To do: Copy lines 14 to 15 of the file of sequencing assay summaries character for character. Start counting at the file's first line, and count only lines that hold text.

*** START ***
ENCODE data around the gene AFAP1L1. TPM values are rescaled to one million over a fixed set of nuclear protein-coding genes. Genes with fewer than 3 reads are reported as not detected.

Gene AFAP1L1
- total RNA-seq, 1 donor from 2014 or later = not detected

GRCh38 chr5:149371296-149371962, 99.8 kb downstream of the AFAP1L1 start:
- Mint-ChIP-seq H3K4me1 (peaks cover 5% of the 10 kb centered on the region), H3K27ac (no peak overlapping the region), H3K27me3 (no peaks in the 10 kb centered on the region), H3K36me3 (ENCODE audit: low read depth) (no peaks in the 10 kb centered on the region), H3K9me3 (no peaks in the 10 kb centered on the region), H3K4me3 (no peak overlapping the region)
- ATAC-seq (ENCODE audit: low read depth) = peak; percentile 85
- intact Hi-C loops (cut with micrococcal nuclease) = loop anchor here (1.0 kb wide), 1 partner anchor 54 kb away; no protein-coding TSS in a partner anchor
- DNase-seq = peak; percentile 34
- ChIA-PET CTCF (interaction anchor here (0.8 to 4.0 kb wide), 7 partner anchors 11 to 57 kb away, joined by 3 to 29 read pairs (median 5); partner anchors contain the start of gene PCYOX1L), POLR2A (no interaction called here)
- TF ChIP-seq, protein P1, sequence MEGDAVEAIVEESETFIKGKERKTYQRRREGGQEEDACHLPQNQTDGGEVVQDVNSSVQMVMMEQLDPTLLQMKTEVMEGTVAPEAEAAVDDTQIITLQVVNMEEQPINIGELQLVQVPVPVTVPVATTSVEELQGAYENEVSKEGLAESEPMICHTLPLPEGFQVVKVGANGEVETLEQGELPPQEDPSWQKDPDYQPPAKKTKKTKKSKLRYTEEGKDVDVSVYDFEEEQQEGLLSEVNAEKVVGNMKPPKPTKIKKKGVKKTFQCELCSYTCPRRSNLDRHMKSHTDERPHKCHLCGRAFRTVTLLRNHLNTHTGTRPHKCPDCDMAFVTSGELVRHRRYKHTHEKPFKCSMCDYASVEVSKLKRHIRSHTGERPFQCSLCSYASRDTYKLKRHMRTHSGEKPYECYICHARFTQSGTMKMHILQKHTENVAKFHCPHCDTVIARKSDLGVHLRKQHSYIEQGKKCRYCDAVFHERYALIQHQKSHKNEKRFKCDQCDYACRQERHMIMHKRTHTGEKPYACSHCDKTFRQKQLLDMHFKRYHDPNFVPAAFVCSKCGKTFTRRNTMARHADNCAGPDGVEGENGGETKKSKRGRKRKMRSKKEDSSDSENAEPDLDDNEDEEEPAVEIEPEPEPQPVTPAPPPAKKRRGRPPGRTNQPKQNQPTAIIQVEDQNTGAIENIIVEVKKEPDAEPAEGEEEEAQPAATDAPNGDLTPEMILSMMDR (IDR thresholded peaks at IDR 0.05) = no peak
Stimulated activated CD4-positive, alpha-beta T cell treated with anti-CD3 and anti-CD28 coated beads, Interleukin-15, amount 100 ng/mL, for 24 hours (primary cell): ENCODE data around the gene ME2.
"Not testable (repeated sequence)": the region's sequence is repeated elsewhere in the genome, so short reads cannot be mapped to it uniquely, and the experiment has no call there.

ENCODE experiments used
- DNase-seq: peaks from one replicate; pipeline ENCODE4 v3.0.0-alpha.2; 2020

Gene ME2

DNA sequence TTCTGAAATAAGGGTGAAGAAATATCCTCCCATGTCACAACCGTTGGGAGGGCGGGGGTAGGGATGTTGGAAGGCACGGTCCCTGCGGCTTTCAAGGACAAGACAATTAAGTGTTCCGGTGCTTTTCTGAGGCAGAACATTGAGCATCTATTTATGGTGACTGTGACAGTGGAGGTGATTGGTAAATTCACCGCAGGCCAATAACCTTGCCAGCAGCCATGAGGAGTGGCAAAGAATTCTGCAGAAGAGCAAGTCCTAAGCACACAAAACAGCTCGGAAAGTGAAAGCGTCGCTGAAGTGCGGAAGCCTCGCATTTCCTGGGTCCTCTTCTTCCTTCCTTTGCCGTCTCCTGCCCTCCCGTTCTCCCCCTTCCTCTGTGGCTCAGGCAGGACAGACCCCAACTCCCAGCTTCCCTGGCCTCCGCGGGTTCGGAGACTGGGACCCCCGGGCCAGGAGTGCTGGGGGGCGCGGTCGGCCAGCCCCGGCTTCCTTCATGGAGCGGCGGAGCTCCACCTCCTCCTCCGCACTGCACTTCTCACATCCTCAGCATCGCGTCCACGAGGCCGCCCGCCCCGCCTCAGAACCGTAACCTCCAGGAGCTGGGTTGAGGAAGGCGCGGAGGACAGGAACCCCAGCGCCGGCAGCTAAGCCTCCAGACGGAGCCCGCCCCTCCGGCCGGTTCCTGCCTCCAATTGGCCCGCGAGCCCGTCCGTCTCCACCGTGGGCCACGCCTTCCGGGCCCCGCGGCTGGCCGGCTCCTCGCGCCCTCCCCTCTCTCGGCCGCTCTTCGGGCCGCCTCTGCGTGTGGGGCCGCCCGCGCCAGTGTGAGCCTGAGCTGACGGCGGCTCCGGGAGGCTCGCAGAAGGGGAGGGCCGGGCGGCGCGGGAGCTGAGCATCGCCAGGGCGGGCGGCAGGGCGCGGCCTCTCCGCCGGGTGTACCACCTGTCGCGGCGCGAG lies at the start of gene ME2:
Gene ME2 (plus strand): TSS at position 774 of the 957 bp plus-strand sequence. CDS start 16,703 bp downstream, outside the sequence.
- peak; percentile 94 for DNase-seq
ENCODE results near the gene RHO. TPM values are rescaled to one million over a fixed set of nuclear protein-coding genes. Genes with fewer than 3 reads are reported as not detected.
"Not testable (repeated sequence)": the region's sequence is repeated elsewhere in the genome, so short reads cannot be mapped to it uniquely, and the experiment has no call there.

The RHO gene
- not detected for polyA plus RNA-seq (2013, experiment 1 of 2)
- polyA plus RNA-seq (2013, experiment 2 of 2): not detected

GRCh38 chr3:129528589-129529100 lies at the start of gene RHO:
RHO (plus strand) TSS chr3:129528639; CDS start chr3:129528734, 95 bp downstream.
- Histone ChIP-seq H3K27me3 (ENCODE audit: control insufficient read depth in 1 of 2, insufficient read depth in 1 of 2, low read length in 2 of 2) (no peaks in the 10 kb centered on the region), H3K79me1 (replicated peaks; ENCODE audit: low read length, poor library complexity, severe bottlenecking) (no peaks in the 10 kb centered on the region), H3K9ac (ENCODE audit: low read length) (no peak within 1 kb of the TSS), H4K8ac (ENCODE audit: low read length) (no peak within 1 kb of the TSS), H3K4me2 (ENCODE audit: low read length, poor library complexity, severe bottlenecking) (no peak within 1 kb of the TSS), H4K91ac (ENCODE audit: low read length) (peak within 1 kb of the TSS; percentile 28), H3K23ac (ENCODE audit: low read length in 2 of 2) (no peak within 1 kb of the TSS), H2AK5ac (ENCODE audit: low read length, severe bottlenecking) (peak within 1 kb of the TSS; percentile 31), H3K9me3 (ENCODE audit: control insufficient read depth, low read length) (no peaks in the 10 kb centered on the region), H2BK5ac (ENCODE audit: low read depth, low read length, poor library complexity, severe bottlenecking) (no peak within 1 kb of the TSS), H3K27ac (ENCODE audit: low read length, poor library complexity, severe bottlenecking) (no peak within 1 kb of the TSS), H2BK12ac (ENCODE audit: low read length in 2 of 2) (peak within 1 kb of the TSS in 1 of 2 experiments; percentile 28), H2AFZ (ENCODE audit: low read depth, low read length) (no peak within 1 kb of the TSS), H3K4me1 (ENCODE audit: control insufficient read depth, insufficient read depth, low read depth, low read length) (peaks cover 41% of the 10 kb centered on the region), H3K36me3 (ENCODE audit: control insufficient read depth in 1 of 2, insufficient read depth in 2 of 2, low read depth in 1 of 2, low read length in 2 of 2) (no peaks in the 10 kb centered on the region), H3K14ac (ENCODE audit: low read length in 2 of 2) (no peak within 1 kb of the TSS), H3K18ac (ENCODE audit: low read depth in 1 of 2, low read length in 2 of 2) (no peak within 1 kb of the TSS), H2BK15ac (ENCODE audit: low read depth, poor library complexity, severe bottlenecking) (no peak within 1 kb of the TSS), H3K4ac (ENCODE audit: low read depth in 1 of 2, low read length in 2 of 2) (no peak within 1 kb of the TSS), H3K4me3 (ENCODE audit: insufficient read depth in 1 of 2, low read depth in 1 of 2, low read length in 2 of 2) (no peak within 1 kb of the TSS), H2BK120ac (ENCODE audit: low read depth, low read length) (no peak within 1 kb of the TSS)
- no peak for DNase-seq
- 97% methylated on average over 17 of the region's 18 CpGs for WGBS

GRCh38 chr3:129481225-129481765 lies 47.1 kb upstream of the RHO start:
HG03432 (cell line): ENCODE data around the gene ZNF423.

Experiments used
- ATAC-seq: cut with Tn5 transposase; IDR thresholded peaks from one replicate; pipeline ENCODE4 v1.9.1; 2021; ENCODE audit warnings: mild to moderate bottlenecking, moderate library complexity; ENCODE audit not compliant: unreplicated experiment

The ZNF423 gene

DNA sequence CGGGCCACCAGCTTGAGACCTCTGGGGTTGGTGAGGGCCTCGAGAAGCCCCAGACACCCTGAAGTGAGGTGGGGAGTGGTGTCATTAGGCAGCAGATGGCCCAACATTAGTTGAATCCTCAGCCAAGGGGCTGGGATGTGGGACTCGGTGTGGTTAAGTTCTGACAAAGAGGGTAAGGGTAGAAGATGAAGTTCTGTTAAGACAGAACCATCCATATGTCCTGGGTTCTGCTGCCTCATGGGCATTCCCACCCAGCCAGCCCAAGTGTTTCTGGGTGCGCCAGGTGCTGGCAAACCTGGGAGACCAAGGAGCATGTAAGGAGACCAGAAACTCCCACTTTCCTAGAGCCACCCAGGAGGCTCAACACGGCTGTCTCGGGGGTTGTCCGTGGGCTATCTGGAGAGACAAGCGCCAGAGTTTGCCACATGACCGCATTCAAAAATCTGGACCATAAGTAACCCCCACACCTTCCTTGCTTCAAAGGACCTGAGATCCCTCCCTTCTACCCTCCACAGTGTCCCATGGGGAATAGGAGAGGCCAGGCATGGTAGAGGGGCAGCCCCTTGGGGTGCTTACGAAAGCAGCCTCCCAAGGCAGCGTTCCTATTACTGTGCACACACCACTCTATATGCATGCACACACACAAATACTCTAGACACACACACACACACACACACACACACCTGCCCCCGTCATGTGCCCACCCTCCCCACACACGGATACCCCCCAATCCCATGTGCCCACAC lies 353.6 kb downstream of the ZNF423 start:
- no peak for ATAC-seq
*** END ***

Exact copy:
- DNase-seq: peaks from one replicate; pipeline ENCODE4 v3.0.0-alpha.2; 2020

Gene ME2